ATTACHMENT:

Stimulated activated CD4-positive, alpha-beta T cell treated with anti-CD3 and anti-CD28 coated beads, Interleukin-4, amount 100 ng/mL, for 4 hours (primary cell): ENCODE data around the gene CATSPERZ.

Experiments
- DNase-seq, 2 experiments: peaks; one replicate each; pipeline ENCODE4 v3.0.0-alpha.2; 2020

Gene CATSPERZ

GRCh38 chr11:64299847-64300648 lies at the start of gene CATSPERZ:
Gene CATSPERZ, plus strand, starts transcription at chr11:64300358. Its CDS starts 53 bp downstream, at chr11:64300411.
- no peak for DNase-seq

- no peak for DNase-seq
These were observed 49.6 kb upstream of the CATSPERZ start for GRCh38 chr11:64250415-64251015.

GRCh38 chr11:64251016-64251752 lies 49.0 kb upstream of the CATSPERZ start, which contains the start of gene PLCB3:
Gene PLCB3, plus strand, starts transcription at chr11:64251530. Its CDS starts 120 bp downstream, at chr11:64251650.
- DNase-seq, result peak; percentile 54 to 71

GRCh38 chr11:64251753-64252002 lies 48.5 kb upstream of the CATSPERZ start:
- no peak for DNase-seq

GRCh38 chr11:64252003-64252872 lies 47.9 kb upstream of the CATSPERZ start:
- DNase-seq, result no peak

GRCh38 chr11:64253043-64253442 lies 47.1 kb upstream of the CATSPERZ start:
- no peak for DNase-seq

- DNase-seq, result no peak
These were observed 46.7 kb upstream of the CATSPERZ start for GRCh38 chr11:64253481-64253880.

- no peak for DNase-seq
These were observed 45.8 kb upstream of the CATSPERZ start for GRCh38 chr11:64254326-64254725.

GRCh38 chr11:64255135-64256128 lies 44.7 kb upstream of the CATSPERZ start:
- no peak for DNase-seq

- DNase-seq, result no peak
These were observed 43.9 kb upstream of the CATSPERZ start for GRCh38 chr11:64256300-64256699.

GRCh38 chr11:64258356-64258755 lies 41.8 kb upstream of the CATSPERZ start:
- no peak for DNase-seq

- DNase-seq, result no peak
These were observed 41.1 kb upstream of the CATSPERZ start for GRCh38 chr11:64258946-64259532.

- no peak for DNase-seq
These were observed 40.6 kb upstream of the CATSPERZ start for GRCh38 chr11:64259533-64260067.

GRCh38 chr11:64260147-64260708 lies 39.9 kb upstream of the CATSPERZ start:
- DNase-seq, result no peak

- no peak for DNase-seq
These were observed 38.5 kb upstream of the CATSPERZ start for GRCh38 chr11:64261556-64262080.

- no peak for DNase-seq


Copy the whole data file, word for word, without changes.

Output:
Stimulated activated CD4-positive, alpha-beta T cell treated with anti-CD3 and anti-CD28 coated beads, Interleukin-4, amount 100 ng/mL, for 4 hours (primary cell): ENCODE data around the gene CATSPERZ.

Experiments
- DNase-seq, 2 experiments: peaks; one replicate each; pipeline ENCODE4 v3.0.0-alpha.2; 2020

Gene CATSPERZ

GRCh38 chr11:64299847-64300648 lies at the start of gene CATSPERZ:
Gene CATSPERZ, plus strand, starts transcription at chr11:64300358. Its CDS starts 53 bp downstream, at chr11:64300411.
- no peak for DNase-seq

- no peak for DNase-seq
These were observed 49.6 kb upstream of the CATSPERZ start for GRCh38 chr11:64250415-64251015.

GRCh38 chr11:64251016-64251752 lies 49.0 kb upstream of the CATSPERZ start, which contains the start of gene PLCB3:
Gene PLCB3, plus strand, starts transcription at chr11:64251530. Its CDS starts 120 bp downstream, at chr11:64251650.
- DNase-seq, result peak; percentile 54 to 71

GRCh38 chr11:64251753-64252002 lies 48.5 kb upstream of the CATSPERZ start:
- no peak for DNase-seq

GRCh38 chr11:64252003-64252872 lies 47.9 kb upstream of the CATSPERZ start:
- DNase-seq, result no peak

GRCh38 chr11:64253043-64253442 lies 47.1 kb upstream of the CATSPERZ start:
- no peak for DNase-seq

- DNase-seq, result no peak
These were observed 46.7 kb upstream of the CATSPERZ start for GRCh38 chr11:64253481-64253880.

- no peak for DNase-seq
These were observed 45.8 kb upstream of the CATSPERZ start for GRCh38 chr11:64254326-64254725.

GRCh38 chr11:64255135-64256128 lies 44.7 kb upstream of the CATSPERZ start:
- no peak for DNase-seq

- DNase-seq, result no peak
These were observed 43.9 kb upstream of the CATSPERZ start for GRCh38 chr11:64256300-64256699.

GRCh38 chr11:64258356-64258755 lies 41.8 kb upstream of the CATSPERZ start:
- no peak for DNase-seq

- DNase-seq, result no peak
These were observed 41.1 kb upstream of the CATSPERZ start for GRCh38 chr11:64258946-64259532.

- no peak for DNase-seq
These were observed 40.6 kb upstream of the CATSPERZ start for GRCh38 chr11:64259533-64260067.

GRCh38 chr11:64260147-64260708 lies 39.9 kb upstream of the CATSPERZ start:
- DNase-seq, result no peak

- no peak for DNase-seq
These were observed 38.5 kb upstream of the CATSPERZ start for GRCh38 chr11:64261556-64262080.

- no peak for DNase-seq